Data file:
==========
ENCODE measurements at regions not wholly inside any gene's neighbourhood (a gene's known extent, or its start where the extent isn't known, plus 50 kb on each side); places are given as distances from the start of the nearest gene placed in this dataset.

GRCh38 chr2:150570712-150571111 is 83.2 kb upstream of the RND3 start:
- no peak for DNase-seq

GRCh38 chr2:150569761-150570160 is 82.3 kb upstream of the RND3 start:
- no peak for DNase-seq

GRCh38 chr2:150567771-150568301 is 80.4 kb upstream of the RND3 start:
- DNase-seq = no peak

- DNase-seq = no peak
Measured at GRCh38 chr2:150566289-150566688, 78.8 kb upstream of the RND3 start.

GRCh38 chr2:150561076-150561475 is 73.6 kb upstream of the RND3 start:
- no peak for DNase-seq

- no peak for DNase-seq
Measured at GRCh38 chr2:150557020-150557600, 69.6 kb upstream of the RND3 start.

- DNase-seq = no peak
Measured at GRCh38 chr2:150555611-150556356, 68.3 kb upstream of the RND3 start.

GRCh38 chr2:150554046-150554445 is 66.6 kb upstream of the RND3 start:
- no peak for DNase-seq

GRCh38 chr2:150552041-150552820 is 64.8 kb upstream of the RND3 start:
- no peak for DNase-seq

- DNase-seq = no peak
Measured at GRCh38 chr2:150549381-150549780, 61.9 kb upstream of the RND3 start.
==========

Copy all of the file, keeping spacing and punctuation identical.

ENCODE measurements at regions not wholly inside any gene's neighbourhood (a gene's known extent, or its start where the extent isn't known, plus 50 kb on each side); places are given as distances from the start of the nearest gene placed in this dataset.

GRCh38 chr2:150570712-150571111 is 83.2 kb upstream of the RND3 start:
- no peak for DNase-seq

GRCh38 chr2:150569761-150570160 is 82.3 kb upstream of the RND3 start:
- no peak for DNase-seq

GRCh38 chr2:150567771-150568301 is 80.4 kb upstream of the RND3 start:
- DNase-seq = no peak

- DNase-seq = no peak
Measured at GRCh38 chr2:150566289-150566688, 78.8 kb upstream of the RND3 start.

GRCh38 chr2:150561076-150561475 is 73.6 kb upstream of the RND3 start:
- no peak for DNase-seq

- no peak for DNase-seq
Measured at GRCh38 chr2:150557020-150557600, 69.6 kb upstream of the RND3 start.

- DNase-seq = no peak
Measured at GRCh38 chr2:150555611-150556356, 68.3 kb upstream of the RND3 start.

GRCh38 chr2:150554046-150554445 is 66.6 kb upstream of the RND3 start:
- no peak for DNase-seq

GRCh38 chr2:150552041-150552820 is 64.8 kb upstream of the RND3 start:
- no peak for DNase-seq

- DNase-seq = no peak
Measured at GRCh38 chr2:150549381-150549780, 61.9 kb upstream of the RND3 start.